How Rome Fell
Death of a Superpower
Yale University Press 2009
It’s the classic historical question: Why did the Roman Empire fall? There are doubtless lots of reasons. One historian has noted 210 of them. No wonder Gibbon said that we should stop “inquiring why the Roman Empire was destroyed,” but rather “be surprised that it lasted so long.” Indeed. But 210 reasons do not amount to a satisfying explanation. Historical events are complex, but historical writing must be parsimonious if it is to achieve its primary aim, that is, to make the past clear to us. Happily, Adrian Goldsworthy‘s How Rome Fell: Death of a Superpower (Yale UP, 2009) does a marvelous job of boiling it all down. He proposes that structural explanations–governmental inefficiency, economic decline, imperial overstretch and the 207 others–are fine, but they really won’t do the job in this case. The late Roman Empire was ill, but it was hardly on its death bed in the third and fourth centuries. Moreover, even at its weakest moments, the Empire was hugely more powerful than any of its competitors. In order to understand how the Romans managed to pull defeat out of the jaws of victory (or at least survival) Goldsworthy says we need to look at Roman politics, or what I would call Roman “political culture.” In Goldsworthy’s telling, the Roman political elite forgot what the empire was for, that is, to serve the interests of the Romans (the “Res publica”). Instead, up-and-coming Roman leaders were primarily interested in making it to the top and staying there. That meant staying alive, and since many failed do so for very long long-term political instability ensued. Too often the Romans were busy fighting each other instead of fending off their many though relatively weak enemies. It was only a matter of time before they fought each other one too many times and those enemies defeated them.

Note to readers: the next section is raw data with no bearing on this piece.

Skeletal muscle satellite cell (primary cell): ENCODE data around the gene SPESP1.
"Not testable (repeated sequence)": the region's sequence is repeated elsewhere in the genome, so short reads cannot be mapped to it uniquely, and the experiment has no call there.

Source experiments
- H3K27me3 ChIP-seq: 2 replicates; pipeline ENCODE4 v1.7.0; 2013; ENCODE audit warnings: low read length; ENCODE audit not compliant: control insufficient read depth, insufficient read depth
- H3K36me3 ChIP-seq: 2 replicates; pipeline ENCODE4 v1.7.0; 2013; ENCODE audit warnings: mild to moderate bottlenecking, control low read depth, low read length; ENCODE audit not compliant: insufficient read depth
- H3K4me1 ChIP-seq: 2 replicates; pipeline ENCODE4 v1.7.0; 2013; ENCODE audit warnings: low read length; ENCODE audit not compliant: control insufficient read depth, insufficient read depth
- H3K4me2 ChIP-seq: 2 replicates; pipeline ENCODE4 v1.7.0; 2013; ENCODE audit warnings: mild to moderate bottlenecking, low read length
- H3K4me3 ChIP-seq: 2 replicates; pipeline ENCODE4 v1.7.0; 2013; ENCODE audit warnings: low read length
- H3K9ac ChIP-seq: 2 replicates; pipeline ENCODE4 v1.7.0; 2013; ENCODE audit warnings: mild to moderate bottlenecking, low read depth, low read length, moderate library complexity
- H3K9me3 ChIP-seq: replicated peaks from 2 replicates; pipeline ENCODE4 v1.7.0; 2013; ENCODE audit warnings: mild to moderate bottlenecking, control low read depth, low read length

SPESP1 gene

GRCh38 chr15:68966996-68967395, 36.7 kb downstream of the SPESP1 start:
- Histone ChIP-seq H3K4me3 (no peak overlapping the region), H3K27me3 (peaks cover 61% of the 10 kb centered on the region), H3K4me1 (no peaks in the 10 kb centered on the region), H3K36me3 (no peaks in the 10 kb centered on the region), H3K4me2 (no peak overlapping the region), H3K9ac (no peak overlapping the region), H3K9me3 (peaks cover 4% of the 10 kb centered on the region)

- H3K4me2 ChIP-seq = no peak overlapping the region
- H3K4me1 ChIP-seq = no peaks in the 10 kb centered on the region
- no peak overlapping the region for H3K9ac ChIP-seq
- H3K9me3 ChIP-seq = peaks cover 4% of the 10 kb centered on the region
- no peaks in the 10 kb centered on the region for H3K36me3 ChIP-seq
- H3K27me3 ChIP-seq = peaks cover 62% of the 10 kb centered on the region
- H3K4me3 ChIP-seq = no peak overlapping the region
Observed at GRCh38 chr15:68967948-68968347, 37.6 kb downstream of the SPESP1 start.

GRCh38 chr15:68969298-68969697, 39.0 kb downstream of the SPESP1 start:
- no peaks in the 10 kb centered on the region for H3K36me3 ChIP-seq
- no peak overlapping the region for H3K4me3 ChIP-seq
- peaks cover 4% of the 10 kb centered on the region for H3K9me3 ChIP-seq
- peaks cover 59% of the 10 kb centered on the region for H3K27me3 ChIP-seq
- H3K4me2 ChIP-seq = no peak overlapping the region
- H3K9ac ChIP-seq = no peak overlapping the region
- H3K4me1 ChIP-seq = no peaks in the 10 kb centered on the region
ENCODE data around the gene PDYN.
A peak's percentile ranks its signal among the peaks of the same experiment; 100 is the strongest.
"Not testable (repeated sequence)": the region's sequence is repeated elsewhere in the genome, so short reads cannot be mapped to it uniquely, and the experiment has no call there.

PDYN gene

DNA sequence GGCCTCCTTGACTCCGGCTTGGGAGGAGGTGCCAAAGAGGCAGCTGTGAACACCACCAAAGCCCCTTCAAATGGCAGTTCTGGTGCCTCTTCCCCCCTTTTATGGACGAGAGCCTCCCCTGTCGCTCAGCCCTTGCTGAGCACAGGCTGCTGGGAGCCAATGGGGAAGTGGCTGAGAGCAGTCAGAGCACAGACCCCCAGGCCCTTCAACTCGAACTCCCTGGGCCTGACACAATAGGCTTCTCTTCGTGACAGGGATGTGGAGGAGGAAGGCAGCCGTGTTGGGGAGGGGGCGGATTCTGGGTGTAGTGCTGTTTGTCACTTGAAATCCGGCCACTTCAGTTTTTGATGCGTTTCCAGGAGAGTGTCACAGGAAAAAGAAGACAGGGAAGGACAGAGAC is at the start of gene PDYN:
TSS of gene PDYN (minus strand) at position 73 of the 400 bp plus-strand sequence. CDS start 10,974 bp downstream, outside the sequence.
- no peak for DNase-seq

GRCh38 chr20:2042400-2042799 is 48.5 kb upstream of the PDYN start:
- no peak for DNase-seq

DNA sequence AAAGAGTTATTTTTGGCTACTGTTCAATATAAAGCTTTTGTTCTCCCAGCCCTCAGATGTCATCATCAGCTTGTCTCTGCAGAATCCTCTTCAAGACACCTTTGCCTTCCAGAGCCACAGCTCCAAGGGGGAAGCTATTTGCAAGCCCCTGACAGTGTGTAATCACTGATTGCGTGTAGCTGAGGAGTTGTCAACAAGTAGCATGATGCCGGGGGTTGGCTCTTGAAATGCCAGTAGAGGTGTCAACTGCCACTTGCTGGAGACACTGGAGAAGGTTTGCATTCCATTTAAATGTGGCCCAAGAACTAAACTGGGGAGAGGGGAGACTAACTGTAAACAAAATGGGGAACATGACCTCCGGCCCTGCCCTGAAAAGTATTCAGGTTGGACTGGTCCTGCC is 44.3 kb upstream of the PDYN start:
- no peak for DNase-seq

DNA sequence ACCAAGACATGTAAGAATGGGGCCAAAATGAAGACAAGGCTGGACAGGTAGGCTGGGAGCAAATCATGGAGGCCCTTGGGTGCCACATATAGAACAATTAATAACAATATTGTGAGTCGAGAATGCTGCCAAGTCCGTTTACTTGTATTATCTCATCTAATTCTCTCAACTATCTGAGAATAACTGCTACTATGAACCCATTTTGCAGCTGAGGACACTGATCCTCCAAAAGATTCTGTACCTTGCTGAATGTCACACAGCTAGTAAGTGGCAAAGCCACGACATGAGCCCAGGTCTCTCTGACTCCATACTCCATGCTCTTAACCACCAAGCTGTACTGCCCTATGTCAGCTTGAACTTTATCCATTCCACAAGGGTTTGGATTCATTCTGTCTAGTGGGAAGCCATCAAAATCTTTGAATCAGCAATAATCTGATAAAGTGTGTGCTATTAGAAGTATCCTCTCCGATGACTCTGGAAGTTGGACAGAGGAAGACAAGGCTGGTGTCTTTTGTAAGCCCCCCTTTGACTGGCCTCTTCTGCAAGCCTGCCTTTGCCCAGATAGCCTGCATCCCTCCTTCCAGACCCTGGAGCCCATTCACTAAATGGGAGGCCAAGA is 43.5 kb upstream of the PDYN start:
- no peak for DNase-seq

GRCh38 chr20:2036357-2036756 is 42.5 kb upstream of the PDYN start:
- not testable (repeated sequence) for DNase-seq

Goldsworthy also has some interesting things to say about comparisons between the late Roman Empire and the contemporary United States. I won’t give away what he says, but I will tell you he doesn’t like them very much and for what I think are excellent reasons.
Please become a fan of “New Books in History” on Facebook if you haven’t already.